One of the smartest investments our frugal father ever made was a set of World Book encyclopedias. We kids literally devoured those books! Well, no, we figuratively devoured them. Dad was always annoyed by bad grammar, usage, and punctuation, making sure that his children learned proper English. In that regard, I should mention that for years he complained about the sign on the small park in our neighborhood, using an apostrophe in the name "Bluffs," where it did not belong. When I was visiting around Christmas time a few months ago, we decided to finally do something about it, so we spoke to one of the officials in City Hall, and lo and behold, the correction was made. Trivial or not, fixing that typo was deeply satisfying for Dad.
Mary Clem, our "sainted mother," was always the light in Dad's life that kept him active in the local social circuit. 902 Valley View Drive was the scene of many a party for the university crowd, thanks mainly to Mom. For us kids, that meant being exiled to the basement while the adults whooped it up upstairs. But we understood the importance of such events.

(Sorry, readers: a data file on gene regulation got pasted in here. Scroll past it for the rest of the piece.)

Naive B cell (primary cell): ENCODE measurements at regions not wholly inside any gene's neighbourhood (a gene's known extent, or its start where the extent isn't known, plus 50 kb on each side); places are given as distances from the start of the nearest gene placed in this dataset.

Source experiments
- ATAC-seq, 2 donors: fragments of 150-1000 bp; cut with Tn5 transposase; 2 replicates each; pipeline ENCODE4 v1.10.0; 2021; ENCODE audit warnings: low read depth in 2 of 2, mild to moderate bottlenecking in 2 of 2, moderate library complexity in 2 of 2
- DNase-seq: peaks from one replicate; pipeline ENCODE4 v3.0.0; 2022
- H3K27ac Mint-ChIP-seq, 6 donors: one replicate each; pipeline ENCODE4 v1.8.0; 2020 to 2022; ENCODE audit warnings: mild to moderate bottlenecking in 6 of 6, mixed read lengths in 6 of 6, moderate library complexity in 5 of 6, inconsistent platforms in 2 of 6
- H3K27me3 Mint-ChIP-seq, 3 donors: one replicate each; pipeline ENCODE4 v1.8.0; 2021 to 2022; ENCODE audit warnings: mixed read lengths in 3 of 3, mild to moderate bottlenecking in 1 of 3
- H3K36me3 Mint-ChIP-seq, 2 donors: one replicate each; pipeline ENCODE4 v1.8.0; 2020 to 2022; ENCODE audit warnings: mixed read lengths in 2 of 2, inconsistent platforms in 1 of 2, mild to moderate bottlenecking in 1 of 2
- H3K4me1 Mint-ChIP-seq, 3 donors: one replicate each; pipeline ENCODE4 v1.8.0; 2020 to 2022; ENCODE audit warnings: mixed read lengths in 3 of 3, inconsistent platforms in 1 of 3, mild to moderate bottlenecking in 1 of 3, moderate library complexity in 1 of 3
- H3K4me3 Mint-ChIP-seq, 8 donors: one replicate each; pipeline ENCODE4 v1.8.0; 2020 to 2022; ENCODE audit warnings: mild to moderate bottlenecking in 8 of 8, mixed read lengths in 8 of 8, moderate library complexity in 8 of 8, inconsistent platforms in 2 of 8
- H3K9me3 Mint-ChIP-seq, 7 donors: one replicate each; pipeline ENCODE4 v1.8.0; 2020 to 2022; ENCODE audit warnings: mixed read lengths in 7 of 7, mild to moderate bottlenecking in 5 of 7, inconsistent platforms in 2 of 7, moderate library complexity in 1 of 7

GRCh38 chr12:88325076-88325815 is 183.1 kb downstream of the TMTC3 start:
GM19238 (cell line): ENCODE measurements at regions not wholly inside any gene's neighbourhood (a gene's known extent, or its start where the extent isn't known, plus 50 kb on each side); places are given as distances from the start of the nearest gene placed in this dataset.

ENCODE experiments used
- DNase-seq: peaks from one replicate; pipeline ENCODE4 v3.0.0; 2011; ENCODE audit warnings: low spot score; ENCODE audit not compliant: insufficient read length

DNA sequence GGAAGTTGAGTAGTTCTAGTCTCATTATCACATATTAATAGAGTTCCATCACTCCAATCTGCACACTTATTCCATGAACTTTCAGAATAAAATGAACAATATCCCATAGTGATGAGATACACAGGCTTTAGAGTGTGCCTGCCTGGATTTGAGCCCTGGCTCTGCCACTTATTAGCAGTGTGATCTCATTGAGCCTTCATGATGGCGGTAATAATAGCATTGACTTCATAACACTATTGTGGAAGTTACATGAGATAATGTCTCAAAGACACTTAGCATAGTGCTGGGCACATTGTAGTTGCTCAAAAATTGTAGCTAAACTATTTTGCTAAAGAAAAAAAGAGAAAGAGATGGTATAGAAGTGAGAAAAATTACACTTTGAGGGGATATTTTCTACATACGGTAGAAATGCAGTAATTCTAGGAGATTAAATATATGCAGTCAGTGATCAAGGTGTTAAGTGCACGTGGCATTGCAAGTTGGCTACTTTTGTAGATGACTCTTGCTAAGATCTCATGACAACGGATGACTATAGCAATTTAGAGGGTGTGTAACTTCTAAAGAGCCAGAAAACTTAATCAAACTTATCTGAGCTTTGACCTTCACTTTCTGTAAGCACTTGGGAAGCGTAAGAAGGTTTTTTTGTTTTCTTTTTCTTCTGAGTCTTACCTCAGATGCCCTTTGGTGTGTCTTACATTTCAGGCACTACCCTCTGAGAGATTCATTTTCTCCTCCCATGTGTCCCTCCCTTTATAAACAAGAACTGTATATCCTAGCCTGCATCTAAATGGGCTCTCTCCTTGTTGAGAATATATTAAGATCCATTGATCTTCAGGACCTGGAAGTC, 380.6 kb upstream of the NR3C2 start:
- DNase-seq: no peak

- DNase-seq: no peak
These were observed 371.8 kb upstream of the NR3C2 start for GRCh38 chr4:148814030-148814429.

By the time I was a teenager, Dad stimulated my interest in political analysis, especially political geography, and I vividly remember his night analyses being broadcast on local television stations. In 1972 I was helping phone in the election results to NBC, and used the opportunity to witness the concession speech of George McGovern, the Democratic candidate for president. About 25 years later, I introduced myself to McGovern at the University of Virginia, and he asked me to send fond greetings to Dad. The warm praises of Dad expressed by former NBC anchorman Tom Brokaw, former Sen. Larry Pressler, and other distinguished figures are a testament to what a great impact he had on their lives, and by extension, on America as a whole. The rock-solid, morally upright Dakota character is evident in those people, and in hundreds of other former students of Dad's. God willing, the same propagation of scholarly virtue for which Alan Clem was renowned will carry forward in future generation of Clems.